Telecommunication Service Provider, Inc. (TSP) distributes telecom services to subscribers and resellers. This fictitious company requires a Web-enabled business application to support order creation, provisioning, fulfillment, deletion of orders, and billing information, as seen in Figure 1.

Figure 1. TSP use cases Click on thumbnail to view full-size image. (5 KB)

Along with providing interactive applications to handle its orders and billing information, TSP wants to integrate the Web application with backend services to automate processes of order provisioning, fulfillment, and banking services to enhance the application's efficiency. The application needs to access remote services through HTTP/HTTPS, CORBA, and RMI protocols. XML should be supported in the process. As business rules change frequently, the company should be able to modify or update the application at runtime.

An application provider, Telecom Soft Co. (TS), will develop the application for TSP. The application will also be used as the basis for a product sold by TS to other businesses within the telecom distribution industry. TS's goal: create an application that is highly flexible, portable, and easily customizable for other clients. Under such conditions, the application framework must comply with object-oriented design principles and patterns to generate a MREPICS solution.

We'll learn how to solve this problem using the E++ pattern language in the following sections.

The pattern language in detail and practice

The E++ pattern language, as depicted in Figure 2, follows a treelike topology. Each circle denotes a pattern, with arrows representing the relationships among patterns. Architectural patterns are green-colored to indicate the beginning of the language. With E++, building a J2EE framework becomes as easy as following the tree network from the root to the leaves.

Figure 2: The E++ pattern language Click on thumbnail to view full-size image. (21 KB)

The Layered Architecture discusses the whys and how-tos of partitioning application functionality into tiers; it is a general guideline for arranging large-scale applications. In light of the Layered Architecture, the MVC architecture shows that classes and objects of the B2C portion can be effectively organized into three major functionality subsystems: model, view, and control. On the B2B side, the REAI architectural and related design patterns deal with distributed integrations. Before delving into the language details, let us work through the language to show how the patterns work together.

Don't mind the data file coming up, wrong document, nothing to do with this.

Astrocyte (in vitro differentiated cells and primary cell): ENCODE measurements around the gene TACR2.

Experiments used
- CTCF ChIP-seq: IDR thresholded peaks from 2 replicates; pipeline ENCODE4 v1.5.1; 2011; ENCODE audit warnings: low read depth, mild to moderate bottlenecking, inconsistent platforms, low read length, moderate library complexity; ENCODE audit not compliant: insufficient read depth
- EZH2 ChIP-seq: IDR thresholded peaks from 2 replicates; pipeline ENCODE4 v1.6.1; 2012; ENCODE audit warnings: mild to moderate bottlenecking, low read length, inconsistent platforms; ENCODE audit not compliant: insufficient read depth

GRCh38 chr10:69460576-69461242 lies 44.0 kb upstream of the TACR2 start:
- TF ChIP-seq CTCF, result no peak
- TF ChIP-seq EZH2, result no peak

B2C flow

In our scenario, a customer accesses the TSP Website using a Web browser, hits the items of interest, and generates HTTP requests to the Web server, which directs all the requests to the Application Mediator, with the mediator working as a single entry point to the application. To respond to the requests, the mediator dispatches the customer's requests to the JSP Template pattern, which serves as a layout manager and produces all the required JSP/HTML files for the customer's browsing. As the name suggests, the Template Method combines with JSP Tags and JSP Pages to handle the presentation scenario. Following that, it independently forwards the customer's requests to the Event Processor pattern.

If the requests require changing application models, such as ordering, accounting, and billing HTTP requests, the processor interprets the requests to Java events using the Event pattern and then delegates the corresponding tasks to the EJB tier through the EJB Facade by sending these events. The EJB Facade pattern acts as single entry point to the EJBs, as well as controls and synchronizes concurrent access to the EJB layer. Note that the Event pattern is essentially the Java delegation event model, which allows indirect method invocations. The Event pattern has been widely used as a better application control alternative in Java 1.1 and later versions.

The EJB Facade forwards all the events to the EJB Controller, a stateful session EJB representing the customer at the EJB tier. The EJB Controller simplifies the processing and leverages the State Machine pattern to change application state. The machine then uses the Command pattern to fulfill the event processing and create or change the Model EJB or Session EJB Facade. The Model EJB encapsulates business logic, while the Session EJB Facade offers an effective way, in terms of network traffic, to update database tables. The Value Object pattern improves response time to access coarse-grained data, while the Flyweight Object pattern reduces the number of objects in memory. The Data Access Strategy and Connection Factory patterns access relational databases in a flexible and extensible way. Finally, the Data Iterator pattern provides a practical way to fetch large chucks of read-only data. Through these patterns, the application model at the EJB tier is changed or updated.